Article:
“Acer’s Predator G6 can hunt now, but limited upgrades may limit its glory years.”
- Gritty, yet subtle design
- Strong processor performance
- Can handle games at 1080p or 1440p
- Quiet, even at full load
- Minimal bloatware
- Cramped interior
- Some low-quality components
- Mediocre value
Big PC manufacturers have a long history of trying to enter the enthusiast gaming space, and an equally long history of failure. Only Dell has been successful, and that’s due to its purchase of Alienware, one of the most well-known names in all of PC gaming. Acer, Asus, HP and Lenovo have all made similar efforts, and while they’ve enjoyed success in the realm of mobile gaming, the desktop arena is a different story.
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But Acer isn’t giving up. At IFA 2015 it announced a major effort to earn credibility in the eyes of gamers. To achieve that, it launched new notebooks, desktops, and monitors. We’re already smitten with the Acer Predator 17, which we think is the best gaming notebook on sale today. Acer hopes to follow up on that success with the Predator G6, its most expensive and extravagant desktop.
Perhaps extravagant isn’t the right word. Acer’s flagship system has strong, but typical, hardware. An Intel Core i7-6700K processor is paired with 16GB of DDR4 RAM, an Nvidia GTX 980 graphics card, and two hard drives, one a 256GB SATA solid state unit, the other a 2TB mechanical disk. While such hardware can certainly be expected to game, it’s a bit odd to see such tame specifications in a top-shelf gaming PC. Most competitors offer dual-graphics as an option, at least.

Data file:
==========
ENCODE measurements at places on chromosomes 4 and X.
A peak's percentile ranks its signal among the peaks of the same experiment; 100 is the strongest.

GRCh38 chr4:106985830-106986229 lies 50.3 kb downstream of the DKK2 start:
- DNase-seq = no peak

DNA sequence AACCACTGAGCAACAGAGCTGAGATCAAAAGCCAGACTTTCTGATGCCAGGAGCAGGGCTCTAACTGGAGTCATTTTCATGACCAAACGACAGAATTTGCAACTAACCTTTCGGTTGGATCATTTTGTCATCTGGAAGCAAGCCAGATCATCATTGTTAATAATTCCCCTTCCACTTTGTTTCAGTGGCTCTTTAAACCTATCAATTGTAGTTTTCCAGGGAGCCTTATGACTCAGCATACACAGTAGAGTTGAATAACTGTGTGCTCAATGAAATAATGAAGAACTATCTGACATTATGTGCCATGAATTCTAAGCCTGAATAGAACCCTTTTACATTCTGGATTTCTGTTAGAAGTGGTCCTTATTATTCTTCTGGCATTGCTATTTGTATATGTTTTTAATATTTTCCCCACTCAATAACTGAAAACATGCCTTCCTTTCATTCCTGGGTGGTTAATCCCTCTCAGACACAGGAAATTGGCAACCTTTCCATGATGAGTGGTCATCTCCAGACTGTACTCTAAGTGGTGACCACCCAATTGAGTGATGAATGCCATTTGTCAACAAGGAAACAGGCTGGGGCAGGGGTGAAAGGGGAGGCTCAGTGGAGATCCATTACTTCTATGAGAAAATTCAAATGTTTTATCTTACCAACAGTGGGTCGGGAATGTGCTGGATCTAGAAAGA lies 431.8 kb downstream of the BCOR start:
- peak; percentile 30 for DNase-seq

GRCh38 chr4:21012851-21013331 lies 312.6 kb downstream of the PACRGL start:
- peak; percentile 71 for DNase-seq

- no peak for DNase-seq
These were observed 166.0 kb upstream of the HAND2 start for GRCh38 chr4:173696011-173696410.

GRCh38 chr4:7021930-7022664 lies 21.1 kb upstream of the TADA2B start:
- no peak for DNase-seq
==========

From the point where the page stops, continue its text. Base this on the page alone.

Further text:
As you’d expect, the mid-range hardware results in a mid-range price of just $2,000. While that’s a lot more than most people pay for a PC, it’s not shocking for a gaming desktop. Can the Predator G6 buck the trend of lackluster big-brand rigs and become an everyday hero?
My PC is tank
The phrase “built like a tank” is thrown around a lot, but with the Predator G6, it’s literally true. Acer’s custom enclosure takes inspiration from a tank’s tread, which means a busy, scale-like pattern that wraps around the case like a belt.
Though it doesn’t look it at first, the Predator is rather subtle when placed in a room. Its dark exterior and minimal use of LED lighting (there’s just two dim red strips in the side panels) make for a system that can easily fade into the background if it’s not located prominently.
Plastic dominates the exterior, though a hint of metal appears now and then. While the “tread” looks segmented, the system is actually covered in large panels firmly connected to the enclosure’s metal interior frame by screws. The result is a sturdy, durable feel.
Several of the front panels swing away to reveal hidden functions, including a standard 5.25-inch optical drive, an external hard drive bay compatible with 2.5-inch drives, and a cradle which provides a place to hang your headset. The hidden panels feel robust, but like the rest of the exterior, they’re simple plastic – even the hinges. We’re not confident they’ll hold up after a few years of frequent use.
The usual ports
Two USB 3.0 ports, and the typical 3.5mm jacks for audio-out and audio-in, make up the front-facing connections. This is standard for the segment – nothing more than expected, and nothing less.
It’s the same around back. Six USB 3.0 ports, and two 2.0, are flanked by HDMI, DVI, and DisplayPort. There’s also a row of 3.5mm audio jacks, of course, and one Ethernet connection. Wireless connectivity includes 802.11ac Wi-Fi and Bluetooth 4.0 + LE.
Anatomy of a Predator
Accessing the Acer’s internals is not self-explanatory, as the armor-like exterior thwarts the obvious methods of taking apart the case. The trick can be found along the lower quarter of the back panel, where two recessed buttons unlatch the hooks holding it to the frame. From there it’s a simple matter of removing two screws bolting the side panel, and sliding said panel away.
Inside we found signs of cost-cutting, including messy cable routing.